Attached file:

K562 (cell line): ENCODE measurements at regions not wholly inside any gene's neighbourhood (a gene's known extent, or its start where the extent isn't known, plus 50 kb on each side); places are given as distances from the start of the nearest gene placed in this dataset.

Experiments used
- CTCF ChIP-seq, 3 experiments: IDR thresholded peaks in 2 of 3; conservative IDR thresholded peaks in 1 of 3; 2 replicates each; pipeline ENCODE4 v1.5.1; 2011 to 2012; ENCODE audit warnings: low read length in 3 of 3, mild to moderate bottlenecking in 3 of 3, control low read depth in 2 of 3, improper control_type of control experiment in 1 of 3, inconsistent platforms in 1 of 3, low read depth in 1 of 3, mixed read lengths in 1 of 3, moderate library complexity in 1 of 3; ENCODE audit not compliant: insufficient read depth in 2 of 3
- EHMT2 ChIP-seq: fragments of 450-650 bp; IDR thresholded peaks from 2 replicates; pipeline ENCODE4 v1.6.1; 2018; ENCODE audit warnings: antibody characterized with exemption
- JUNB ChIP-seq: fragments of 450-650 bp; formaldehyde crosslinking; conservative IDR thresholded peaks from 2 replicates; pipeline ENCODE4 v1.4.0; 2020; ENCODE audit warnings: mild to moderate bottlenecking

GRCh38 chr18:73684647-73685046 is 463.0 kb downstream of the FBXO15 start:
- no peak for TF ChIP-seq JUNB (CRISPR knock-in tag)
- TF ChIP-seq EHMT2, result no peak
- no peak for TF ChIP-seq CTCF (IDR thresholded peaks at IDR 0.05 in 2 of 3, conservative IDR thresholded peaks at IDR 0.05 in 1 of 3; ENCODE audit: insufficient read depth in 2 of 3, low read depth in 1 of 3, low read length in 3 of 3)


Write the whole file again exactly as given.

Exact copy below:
K562 (cell line): ENCODE measurements at regions not wholly inside any gene's neighbourhood (a gene's known extent, or its start where the extent isn't known, plus 50 kb on each side); places are given as distances from the start of the nearest gene placed in this dataset.

Experiments used
- CTCF ChIP-seq, 3 experiments: IDR thresholded peaks in 2 of 3; conservative IDR thresholded peaks in 1 of 3; 2 replicates each; pipeline ENCODE4 v1.5.1; 2011 to 2012; ENCODE audit warnings: low read length in 3 of 3, mild to moderate bottlenecking in 3 of 3, control low read depth in 2 of 3, improper control_type of control experiment in 1 of 3, inconsistent platforms in 1 of 3, low read depth in 1 of 3, mixed read lengths in 1 of 3, moderate library complexity in 1 of 3; ENCODE audit not compliant: insufficient read depth in 2 of 3
- EHMT2 ChIP-seq: fragments of 450-650 bp; IDR thresholded peaks from 2 replicates; pipeline ENCODE4 v1.6.1; 2018; ENCODE audit warnings: antibody characterized with exemption
- JUNB ChIP-seq: fragments of 450-650 bp; formaldehyde crosslinking; conservative IDR thresholded peaks from 2 replicates; pipeline ENCODE4 v1.4.0; 2020; ENCODE audit warnings: mild to moderate bottlenecking

GRCh38 chr18:73684647-73685046 is 463.0 kb downstream of the FBXO15 start:
- no peak for TF ChIP-seq JUNB (CRISPR knock-in tag)
- TF ChIP-seq EHMT2, result no peak
- no peak for TF ChIP-seq CTCF (IDR thresholded peaks at IDR 0.05 in 2 of 3, conservative IDR thresholded peaks at IDR 0.05 in 1 of 3; ENCODE audit: insufficient read depth in 2 of 3, low read depth in 1 of 3, low read length in 3 of 3)